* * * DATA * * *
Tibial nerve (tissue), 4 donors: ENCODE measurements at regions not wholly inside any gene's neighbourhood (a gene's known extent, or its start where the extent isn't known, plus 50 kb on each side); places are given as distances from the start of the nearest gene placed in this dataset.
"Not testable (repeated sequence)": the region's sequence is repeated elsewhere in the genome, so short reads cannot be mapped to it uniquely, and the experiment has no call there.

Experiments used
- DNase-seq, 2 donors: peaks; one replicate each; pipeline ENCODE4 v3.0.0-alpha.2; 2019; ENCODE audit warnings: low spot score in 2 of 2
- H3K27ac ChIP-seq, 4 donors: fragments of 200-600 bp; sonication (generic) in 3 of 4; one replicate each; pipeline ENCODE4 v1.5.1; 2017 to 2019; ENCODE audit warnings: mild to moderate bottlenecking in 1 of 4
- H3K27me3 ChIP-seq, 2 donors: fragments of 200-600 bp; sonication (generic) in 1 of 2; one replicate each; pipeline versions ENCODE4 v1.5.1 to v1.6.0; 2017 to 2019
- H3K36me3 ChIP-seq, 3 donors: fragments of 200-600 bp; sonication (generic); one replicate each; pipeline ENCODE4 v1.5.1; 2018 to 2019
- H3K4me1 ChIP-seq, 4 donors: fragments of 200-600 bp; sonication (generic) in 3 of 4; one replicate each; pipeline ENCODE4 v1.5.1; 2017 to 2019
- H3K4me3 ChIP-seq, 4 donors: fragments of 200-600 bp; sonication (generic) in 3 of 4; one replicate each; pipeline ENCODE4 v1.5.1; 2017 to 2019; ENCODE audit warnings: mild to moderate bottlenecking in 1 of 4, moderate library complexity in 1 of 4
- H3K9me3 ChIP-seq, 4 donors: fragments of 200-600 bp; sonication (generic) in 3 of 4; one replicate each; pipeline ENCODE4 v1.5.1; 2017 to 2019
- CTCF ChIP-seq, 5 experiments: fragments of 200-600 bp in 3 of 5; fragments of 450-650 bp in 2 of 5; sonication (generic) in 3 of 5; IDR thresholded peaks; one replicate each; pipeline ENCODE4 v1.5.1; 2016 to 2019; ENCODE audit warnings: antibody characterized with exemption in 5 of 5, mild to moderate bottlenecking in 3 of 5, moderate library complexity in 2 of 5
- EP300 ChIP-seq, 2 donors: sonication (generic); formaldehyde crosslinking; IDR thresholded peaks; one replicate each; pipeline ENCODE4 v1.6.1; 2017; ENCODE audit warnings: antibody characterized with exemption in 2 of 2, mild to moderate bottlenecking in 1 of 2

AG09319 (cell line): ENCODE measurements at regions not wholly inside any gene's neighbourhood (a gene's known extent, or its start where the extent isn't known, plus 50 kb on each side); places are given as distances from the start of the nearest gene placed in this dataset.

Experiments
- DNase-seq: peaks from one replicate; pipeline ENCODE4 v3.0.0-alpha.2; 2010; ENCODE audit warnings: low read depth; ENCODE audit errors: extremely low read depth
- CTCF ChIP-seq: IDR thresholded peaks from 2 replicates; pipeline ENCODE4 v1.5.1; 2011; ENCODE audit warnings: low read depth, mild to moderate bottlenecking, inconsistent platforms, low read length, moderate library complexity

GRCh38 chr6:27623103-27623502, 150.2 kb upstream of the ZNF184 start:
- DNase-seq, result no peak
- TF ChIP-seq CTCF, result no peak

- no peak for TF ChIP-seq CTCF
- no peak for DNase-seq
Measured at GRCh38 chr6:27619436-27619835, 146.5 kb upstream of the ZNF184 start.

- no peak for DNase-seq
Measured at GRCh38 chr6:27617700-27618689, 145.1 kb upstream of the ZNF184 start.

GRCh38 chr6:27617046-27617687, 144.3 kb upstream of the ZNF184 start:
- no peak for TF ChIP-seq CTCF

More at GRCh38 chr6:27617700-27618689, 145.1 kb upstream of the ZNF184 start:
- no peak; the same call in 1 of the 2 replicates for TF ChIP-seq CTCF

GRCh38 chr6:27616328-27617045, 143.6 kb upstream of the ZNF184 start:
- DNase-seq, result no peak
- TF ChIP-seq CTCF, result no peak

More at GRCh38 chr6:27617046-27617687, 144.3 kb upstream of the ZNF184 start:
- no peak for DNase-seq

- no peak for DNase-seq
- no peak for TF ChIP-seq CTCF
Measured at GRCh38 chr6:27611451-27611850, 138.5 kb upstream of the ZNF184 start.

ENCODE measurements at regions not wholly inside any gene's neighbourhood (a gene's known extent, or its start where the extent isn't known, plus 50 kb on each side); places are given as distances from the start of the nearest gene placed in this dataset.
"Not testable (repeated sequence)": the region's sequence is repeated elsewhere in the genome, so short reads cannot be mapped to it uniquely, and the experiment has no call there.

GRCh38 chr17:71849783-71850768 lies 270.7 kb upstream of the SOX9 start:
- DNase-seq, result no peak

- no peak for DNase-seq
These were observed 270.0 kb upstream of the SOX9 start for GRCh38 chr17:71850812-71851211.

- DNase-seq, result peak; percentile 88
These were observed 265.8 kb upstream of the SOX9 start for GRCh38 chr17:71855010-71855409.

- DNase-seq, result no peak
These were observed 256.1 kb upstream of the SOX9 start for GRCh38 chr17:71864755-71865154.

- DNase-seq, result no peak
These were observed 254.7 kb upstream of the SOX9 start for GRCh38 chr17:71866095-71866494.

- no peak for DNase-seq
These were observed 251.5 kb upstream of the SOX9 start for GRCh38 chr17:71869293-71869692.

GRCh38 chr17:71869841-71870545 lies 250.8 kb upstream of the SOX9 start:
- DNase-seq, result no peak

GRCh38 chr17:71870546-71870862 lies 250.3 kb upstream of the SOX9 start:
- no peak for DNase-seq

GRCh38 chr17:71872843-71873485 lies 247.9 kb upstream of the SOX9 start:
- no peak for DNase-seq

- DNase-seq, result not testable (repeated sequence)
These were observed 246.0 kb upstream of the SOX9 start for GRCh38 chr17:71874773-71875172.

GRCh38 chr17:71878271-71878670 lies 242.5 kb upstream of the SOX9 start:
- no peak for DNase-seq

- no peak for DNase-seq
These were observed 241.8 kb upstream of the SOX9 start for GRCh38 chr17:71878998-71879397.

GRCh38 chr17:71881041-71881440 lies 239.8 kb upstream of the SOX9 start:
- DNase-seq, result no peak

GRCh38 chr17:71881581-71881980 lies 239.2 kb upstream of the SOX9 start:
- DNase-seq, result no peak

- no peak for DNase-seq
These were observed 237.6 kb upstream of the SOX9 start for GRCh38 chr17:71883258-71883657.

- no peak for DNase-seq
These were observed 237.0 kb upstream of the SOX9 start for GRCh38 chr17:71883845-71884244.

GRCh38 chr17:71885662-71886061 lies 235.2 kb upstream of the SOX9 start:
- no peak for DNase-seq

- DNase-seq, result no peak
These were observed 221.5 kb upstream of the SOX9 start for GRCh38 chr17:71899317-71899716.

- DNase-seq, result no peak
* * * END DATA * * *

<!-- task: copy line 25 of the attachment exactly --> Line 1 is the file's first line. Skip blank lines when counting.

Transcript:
GRCh38 chr6:27617046-27617687, 144.3 kb upstream of the ZNF184 start: